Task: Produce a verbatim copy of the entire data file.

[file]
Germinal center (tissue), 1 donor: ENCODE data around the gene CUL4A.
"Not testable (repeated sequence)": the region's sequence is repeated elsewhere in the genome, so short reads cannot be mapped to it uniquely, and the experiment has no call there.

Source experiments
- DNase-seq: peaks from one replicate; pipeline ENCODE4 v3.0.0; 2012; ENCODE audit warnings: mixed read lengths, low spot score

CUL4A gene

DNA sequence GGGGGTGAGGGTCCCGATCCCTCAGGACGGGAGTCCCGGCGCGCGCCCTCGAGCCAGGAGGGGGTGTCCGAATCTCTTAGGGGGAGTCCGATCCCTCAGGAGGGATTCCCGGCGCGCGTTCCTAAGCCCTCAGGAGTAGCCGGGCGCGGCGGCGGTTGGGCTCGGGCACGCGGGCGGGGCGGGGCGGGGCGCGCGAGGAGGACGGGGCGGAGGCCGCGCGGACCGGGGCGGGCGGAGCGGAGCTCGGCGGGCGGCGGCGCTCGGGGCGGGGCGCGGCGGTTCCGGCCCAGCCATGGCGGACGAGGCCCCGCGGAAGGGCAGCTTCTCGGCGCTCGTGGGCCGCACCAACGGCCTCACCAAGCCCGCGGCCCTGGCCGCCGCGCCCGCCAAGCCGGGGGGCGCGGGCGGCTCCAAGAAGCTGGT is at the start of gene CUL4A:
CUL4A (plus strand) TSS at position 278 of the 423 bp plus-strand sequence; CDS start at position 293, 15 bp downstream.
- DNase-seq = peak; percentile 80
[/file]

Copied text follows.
Germinal center (tissue), 1 donor: ENCODE data around the gene CUL4A.
"Not testable (repeated sequence)": the region's sequence is repeated elsewhere in the genome, so short reads cannot be mapped to it uniquely, and the experiment has no call there.

Source experiments
- DNase-seq: peaks from one replicate; pipeline ENCODE4 v3.0.0; 2012; ENCODE audit warnings: mixed read lengths, low spot score

CUL4A gene

DNA sequence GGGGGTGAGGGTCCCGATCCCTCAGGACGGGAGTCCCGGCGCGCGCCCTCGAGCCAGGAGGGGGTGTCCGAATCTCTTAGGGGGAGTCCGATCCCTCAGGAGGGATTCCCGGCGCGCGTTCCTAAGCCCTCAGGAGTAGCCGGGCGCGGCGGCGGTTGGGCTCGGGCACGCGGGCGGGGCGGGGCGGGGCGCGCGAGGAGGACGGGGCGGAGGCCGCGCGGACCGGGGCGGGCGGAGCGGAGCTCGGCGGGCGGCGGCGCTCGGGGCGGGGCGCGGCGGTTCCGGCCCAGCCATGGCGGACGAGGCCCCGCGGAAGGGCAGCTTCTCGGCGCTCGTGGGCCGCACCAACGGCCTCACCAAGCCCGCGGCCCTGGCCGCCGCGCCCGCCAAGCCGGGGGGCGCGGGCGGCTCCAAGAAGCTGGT is at the start of gene CUL4A:
CUL4A (plus strand) TSS at position 278 of the 423 bp plus-strand sequence; CDS start at position 293, 15 bp downstream.
- DNase-seq = peak; percentile 80